Nathan Eagle is the deputy editor for Honolulu Civil Beat.
He moved to Oahu in March 2012 after he reached the self-proclaimed End of the World during a backpacking trip in South America. (Due to his respect for Hawaii laws regulating non-native and invasive species, he reluctantly decided against bringing back penguins from Isla Magdalena.)
Before Nathan’s temporary departure from the northern hemisphere, he served as managing editor of The Garden Island. It was a position as environment reporter for this century-old daily newspaper on Kauai that lured him from his native Ohio in 2007.
As a Civil Beat reporter he covered everything from state government and commercial fishing to ocean-related issues and politics.
He has won statewide and national awards for public service reporting, online news reporting, a multimedia project on Papahanaumokuakea Marine National Monument (The Last Wild Place), a series on ocean safety (Dying For Vacation), a series on unfunded liabilities (Pension Promises), data journalism, editorial writing, columns, photography, local news coverage and community reporting.
Nathan has degrees in journalism and Spanish from Miami University in Oxford, Ohio. But he is perhaps more proud of the proverbial badges of honor he earned after diving with a dozen bull sharks in Fiji, summiting Long’s Peak in Colorado and hiking up Vulcan Villarrica in Chile.
He looks forward to continuing to serve the public in Hawaii while hopefully finding a few spare moments to enjoy the vibrant cultural activities and natural escapes that the islands offer.
Nathan warmly welcomes any and all story ideas and feedback. News tips are appreciated. You can send them directly to firstname.lastname@example.org or anonymously using this Tipbox link, which uses automatic encryption. (NOTE: If you send a tip through Tipbox I cannot respond unless there’s contact information in the body of the message.)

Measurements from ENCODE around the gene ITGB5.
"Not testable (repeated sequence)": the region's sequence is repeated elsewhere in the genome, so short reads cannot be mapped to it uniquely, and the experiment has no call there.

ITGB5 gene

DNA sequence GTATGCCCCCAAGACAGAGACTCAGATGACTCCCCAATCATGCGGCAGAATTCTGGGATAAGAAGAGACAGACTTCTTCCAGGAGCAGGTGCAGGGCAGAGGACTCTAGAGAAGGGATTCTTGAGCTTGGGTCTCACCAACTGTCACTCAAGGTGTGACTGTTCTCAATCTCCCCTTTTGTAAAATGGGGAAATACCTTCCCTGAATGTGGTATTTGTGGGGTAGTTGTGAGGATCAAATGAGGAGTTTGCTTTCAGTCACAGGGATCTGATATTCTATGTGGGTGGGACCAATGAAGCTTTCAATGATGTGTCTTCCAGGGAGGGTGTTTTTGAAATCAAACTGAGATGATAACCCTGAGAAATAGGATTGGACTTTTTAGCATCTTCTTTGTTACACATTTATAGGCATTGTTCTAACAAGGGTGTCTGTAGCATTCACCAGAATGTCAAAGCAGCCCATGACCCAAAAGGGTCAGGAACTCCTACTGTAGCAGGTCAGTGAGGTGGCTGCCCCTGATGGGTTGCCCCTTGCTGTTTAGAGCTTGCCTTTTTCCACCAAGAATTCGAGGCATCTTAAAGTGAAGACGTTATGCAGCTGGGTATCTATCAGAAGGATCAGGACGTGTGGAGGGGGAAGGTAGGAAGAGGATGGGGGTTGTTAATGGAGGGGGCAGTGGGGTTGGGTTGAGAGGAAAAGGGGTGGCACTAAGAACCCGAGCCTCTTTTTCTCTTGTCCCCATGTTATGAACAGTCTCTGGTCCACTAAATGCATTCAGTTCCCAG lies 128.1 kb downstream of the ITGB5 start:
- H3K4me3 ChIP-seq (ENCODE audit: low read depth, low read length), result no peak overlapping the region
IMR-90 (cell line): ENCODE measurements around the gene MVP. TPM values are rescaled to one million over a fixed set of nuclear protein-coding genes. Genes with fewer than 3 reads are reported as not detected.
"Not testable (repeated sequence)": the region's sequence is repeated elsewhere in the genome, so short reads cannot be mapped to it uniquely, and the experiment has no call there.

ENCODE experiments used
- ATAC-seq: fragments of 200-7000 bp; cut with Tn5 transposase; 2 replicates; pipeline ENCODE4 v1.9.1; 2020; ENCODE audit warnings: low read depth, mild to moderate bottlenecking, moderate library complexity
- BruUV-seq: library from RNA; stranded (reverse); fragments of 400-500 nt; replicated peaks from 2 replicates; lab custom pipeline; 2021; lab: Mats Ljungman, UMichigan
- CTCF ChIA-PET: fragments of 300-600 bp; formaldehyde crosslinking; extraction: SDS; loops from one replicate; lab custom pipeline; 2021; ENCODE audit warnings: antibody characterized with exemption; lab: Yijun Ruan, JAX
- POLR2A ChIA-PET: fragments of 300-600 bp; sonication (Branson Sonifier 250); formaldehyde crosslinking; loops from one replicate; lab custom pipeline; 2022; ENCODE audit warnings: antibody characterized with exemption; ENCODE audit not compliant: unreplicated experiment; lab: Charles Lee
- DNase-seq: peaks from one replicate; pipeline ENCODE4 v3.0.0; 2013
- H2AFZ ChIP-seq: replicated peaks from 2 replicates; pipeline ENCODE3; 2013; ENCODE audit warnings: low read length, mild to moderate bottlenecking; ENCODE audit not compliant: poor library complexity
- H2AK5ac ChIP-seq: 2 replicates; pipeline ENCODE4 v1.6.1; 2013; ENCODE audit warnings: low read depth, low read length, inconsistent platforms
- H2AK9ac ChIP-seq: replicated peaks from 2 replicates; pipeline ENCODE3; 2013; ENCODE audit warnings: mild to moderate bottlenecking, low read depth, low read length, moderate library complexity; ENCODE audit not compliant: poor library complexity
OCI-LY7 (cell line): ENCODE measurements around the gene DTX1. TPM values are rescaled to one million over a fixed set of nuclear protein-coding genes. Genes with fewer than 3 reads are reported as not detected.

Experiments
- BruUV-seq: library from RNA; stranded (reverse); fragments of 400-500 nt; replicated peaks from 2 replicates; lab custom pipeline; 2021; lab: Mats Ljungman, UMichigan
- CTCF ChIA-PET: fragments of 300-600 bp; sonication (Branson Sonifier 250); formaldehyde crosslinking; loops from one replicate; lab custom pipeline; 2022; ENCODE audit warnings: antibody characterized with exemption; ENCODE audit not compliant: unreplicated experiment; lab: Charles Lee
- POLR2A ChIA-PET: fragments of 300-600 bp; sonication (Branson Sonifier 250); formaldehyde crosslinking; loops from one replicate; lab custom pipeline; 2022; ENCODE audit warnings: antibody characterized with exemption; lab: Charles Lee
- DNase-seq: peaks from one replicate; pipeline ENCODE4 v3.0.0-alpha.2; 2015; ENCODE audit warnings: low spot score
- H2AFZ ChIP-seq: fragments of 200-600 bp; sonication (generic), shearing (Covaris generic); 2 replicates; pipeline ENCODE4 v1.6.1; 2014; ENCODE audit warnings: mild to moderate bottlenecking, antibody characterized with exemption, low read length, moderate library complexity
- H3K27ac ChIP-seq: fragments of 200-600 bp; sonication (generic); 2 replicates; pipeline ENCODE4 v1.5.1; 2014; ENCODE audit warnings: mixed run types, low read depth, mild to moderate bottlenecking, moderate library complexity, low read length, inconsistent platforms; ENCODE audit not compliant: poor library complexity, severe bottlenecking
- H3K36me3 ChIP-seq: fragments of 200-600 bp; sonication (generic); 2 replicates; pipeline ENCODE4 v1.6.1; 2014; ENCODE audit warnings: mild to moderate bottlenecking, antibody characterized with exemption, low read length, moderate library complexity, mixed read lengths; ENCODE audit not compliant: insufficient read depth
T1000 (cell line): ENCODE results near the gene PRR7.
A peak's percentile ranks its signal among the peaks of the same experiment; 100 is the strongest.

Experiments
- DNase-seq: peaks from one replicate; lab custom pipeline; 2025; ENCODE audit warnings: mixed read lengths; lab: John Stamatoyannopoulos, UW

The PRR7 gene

The Aha Moku Advisory Committee says Wespac does not influence its recommendations to the Department of Land and Natural Resources.
NOAA has opened up the public comment period on the proposal to add a marine sanctuary designation to the monument area around the Northwestern Hawaiian Islands.
U.S. Rep. Ed Case used the first hearing on proposed reforms of the Magnuson-Stevens Act to ask where NOAA’s oversight has been in the alleged mismanagement of an obscure fisheries fund.
A bill being heard Tuesday to update the Magnuson-Stevens Act would take away Wespac’s control of the money and add new layers of oversight.
Federal investigators questioned one out of every $6 the regional fishery council spent over the past decade and documented inappropriate procurement practices.
Pushing foreign fleets farther offshore was just the beginning. The Western Pacific Regional Fishery Management Council oversaw a gold rush in Hawaii.
The Western Pacific Fishery Management Council’s lack of transparency and unabashed politicking has prompted an effort to curtail questionable behavior through legislation.
Alaskans have learned the hard way how to keep fish stocks healthy in a state where fishermen and environmentalists work together to protect the resource.
The same industry backers are reappointed to Wespac for term after term while people who lean toward conservation are soon replaced.